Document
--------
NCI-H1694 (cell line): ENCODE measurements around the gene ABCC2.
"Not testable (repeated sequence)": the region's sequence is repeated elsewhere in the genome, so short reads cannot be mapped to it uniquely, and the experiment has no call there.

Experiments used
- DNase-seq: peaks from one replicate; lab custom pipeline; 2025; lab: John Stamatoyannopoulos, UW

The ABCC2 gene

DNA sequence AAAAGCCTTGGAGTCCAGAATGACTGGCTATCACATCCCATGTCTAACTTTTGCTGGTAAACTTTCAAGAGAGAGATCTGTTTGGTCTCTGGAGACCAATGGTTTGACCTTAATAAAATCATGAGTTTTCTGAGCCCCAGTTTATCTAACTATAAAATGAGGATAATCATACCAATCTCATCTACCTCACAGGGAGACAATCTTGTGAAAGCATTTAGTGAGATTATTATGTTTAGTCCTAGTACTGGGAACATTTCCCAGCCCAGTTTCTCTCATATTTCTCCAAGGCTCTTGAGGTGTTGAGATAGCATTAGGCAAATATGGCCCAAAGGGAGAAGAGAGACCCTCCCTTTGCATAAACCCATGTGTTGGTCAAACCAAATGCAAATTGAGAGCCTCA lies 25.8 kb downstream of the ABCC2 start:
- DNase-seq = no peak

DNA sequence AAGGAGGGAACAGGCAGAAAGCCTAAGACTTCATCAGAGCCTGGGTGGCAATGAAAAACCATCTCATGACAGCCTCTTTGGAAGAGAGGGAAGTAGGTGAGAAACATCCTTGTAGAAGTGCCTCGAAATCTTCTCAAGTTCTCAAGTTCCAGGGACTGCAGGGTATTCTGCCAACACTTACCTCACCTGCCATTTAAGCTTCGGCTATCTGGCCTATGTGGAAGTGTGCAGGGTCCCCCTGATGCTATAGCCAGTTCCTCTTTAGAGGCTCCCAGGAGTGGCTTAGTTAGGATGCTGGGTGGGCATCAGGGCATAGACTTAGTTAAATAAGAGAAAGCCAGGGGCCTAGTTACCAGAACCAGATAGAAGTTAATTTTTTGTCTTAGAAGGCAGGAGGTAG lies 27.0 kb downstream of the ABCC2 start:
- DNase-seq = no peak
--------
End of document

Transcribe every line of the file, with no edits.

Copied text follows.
NCI-H1694 (cell line): ENCODE measurements around the gene ABCC2.
"Not testable (repeated sequence)": the region's sequence is repeated elsewhere in the genome, so short reads cannot be mapped to it uniquely, and the experiment has no call there.

Experiments used
- DNase-seq: peaks from one replicate; lab custom pipeline; 2025; lab: John Stamatoyannopoulos, UW

The ABCC2 gene

DNA sequence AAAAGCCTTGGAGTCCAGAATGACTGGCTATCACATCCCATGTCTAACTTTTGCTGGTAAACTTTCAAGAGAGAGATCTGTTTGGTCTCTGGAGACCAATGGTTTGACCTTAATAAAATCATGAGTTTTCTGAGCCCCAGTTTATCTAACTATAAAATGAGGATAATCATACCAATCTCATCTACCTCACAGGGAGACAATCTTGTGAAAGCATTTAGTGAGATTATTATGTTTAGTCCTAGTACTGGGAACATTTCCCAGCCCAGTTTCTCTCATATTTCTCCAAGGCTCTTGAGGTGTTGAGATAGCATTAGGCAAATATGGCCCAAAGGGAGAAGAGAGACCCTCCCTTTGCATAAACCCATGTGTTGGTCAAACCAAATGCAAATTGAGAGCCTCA lies 25.8 kb downstream of the ABCC2 start:
- DNase-seq = no peak

DNA sequence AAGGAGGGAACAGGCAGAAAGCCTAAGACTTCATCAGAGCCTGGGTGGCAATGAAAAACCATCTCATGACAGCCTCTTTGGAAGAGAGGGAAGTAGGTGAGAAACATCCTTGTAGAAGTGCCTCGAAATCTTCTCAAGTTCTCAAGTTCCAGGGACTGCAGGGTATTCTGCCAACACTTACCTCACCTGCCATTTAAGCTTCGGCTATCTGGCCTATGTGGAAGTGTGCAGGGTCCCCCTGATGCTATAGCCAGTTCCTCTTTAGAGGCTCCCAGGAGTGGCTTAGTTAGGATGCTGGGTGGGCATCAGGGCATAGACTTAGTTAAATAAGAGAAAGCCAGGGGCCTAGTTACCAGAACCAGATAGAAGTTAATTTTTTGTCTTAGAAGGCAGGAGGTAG lies 27.0 kb downstream of the ABCC2 start:
- DNase-seq = no peak